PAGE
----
Home health aide training in Rhode Island is regulated both by the state and on a Federal level.
Federal law requires home health agencies that accept Medicare/Medicaid to provide a minimum of 75 hours of training to their employees, 16 of which must be clinical. Plus, home health aides working at a Medicare/Medicaid approved facility must pass a competency exam.
It’s then left up to each state to determine if additional training is required to work as a home health aide.
The state of Rhode Island is one of the states that have added additional training requirements for their home health aides.
HHA Training Requirements In Rhode Island
To work as a home health aide, you must first become a Certified Nursing Assistant, also known as a CNA.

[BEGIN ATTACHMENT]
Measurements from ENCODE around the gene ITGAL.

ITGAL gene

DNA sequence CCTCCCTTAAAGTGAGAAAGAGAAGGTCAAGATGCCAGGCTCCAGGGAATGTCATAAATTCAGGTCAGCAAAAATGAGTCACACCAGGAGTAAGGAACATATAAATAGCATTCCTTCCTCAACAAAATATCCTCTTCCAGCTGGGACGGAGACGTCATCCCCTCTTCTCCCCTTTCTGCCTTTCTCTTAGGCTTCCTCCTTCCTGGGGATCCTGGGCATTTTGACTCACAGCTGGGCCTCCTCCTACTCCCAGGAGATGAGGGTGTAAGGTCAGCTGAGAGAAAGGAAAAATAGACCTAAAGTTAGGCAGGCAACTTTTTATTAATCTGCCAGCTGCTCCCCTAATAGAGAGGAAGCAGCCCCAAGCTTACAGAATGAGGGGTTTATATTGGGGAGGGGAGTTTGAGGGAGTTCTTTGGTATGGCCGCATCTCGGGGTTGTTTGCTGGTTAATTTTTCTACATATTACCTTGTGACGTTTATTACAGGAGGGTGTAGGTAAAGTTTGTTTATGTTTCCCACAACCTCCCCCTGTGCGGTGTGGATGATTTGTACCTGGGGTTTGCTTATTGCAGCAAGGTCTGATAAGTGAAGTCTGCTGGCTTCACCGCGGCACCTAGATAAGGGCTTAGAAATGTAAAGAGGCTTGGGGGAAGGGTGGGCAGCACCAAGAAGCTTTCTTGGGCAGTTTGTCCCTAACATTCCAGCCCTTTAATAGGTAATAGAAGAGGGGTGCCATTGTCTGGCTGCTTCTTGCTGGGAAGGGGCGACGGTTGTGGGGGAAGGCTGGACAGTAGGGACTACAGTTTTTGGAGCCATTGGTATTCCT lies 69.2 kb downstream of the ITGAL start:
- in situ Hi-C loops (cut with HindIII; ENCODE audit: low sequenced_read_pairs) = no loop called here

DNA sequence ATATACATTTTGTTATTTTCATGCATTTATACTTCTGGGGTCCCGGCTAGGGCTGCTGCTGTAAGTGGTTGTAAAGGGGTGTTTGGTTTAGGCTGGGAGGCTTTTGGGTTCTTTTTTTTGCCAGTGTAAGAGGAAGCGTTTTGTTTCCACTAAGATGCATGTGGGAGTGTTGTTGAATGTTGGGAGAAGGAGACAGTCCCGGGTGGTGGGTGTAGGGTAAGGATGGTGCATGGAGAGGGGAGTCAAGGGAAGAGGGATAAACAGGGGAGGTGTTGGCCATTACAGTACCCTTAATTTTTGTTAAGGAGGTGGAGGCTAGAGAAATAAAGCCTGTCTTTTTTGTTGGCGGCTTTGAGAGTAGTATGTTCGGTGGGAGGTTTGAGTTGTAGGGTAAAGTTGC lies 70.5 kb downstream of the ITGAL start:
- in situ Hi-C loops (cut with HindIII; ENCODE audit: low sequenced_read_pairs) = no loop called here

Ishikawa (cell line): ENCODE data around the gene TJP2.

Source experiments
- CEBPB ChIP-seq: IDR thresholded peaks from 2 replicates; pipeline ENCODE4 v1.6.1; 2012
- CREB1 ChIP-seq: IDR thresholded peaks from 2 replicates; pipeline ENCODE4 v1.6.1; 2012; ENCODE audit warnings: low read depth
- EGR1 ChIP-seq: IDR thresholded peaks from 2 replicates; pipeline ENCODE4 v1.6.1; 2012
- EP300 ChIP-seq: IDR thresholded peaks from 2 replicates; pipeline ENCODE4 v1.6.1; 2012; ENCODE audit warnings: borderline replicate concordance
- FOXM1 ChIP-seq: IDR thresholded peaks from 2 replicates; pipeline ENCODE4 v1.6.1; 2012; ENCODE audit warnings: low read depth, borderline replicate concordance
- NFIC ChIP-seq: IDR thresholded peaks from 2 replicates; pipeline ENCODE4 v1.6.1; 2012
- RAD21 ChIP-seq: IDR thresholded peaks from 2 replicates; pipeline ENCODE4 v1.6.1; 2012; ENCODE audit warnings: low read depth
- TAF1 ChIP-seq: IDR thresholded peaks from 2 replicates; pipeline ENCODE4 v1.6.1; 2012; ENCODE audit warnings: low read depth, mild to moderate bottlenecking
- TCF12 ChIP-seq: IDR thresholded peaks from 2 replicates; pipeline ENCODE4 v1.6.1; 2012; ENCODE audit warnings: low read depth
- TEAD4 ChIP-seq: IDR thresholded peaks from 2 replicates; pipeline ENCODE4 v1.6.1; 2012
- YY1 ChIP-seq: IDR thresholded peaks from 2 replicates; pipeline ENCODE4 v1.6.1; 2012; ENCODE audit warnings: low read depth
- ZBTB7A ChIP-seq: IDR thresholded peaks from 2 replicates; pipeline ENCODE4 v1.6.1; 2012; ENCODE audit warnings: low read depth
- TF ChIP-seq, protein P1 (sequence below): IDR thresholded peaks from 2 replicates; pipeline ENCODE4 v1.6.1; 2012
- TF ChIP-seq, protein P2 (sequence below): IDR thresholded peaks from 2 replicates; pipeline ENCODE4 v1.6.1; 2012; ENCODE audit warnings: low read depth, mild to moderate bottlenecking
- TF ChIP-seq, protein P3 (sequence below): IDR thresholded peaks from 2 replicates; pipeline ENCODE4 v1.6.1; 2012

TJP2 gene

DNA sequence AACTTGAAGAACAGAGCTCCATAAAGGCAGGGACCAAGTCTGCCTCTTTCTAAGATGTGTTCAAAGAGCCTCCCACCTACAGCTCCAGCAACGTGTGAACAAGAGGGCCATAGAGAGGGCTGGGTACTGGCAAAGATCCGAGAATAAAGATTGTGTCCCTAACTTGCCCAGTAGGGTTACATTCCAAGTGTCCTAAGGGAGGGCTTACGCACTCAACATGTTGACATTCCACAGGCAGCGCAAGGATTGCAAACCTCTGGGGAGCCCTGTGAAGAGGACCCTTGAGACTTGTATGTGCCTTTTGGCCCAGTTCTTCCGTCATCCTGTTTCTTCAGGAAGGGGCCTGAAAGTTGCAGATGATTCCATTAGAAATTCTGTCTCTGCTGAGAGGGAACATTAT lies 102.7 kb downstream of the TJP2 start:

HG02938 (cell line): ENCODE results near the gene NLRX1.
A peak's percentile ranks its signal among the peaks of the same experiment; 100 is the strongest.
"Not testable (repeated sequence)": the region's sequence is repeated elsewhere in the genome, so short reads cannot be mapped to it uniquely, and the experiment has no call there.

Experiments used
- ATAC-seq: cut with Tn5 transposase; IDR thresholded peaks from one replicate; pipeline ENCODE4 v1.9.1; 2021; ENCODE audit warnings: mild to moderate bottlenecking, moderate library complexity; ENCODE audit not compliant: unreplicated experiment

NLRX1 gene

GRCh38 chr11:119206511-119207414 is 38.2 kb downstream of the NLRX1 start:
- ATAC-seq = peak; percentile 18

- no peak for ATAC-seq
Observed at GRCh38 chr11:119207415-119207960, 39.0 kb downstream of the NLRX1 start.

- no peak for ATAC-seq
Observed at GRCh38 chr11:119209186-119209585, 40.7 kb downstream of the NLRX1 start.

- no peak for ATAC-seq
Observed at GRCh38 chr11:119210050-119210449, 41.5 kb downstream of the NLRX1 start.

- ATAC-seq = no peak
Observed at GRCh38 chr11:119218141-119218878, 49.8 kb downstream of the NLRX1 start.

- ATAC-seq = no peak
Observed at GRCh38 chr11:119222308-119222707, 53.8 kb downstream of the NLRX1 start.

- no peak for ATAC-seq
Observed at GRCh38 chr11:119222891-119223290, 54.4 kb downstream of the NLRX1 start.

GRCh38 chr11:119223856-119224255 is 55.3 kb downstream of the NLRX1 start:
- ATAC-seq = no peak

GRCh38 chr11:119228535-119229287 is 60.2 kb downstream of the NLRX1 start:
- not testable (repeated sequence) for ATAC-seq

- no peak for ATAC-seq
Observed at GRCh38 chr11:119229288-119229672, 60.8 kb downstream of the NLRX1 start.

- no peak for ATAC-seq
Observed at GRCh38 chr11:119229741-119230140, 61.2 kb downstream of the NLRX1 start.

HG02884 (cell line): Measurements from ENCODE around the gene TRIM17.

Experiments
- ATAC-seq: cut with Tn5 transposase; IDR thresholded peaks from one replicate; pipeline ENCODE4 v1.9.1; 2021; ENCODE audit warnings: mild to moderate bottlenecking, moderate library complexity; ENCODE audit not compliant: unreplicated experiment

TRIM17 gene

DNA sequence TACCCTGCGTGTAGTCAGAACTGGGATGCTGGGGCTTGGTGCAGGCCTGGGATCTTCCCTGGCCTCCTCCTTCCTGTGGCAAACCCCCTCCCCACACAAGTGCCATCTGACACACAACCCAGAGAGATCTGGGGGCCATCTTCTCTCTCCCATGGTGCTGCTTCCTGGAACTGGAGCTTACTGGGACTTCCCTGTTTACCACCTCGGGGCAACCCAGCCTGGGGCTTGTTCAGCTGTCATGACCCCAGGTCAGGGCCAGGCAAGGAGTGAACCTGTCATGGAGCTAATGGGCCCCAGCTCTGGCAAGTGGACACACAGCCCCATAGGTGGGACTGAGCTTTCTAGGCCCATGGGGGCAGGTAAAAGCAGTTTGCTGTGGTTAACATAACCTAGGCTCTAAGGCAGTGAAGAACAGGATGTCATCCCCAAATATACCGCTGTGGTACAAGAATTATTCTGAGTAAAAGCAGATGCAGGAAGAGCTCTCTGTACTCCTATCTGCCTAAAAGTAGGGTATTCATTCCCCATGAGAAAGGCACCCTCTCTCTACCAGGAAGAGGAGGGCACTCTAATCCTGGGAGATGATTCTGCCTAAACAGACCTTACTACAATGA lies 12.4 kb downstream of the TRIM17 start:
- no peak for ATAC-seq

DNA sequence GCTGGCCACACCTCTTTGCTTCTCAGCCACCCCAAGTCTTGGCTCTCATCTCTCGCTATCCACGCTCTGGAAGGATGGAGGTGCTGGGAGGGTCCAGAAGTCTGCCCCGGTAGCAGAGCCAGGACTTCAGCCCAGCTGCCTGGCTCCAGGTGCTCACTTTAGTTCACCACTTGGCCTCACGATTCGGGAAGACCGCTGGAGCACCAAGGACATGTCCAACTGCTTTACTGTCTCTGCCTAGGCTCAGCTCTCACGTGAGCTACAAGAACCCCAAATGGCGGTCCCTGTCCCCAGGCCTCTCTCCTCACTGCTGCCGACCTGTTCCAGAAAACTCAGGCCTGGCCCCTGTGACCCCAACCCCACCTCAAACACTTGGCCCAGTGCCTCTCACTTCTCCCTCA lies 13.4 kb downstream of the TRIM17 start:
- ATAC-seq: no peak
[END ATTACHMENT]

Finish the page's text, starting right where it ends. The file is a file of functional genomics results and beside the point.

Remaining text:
CNA training in Rhode Island includes a minimum of 100 hours of total training, with 20 of those hours being clinical. Once you have completed an approved CNA program you can then sit for the exam.
The good news is that since home health aides get more training, they’re paid more. In a recent Bureau Of Labor study, Rhode Island came in 5th among the highest paying states for home health care.
Where To Find HHA Training In Rhode Island
The Rhode Island Department of Training and Labor provides a complete list of approved Certified Nursing Assistant programs. Keep in mind each program will have a different set of requirements (education, background, experience) and can vary drastically in cost.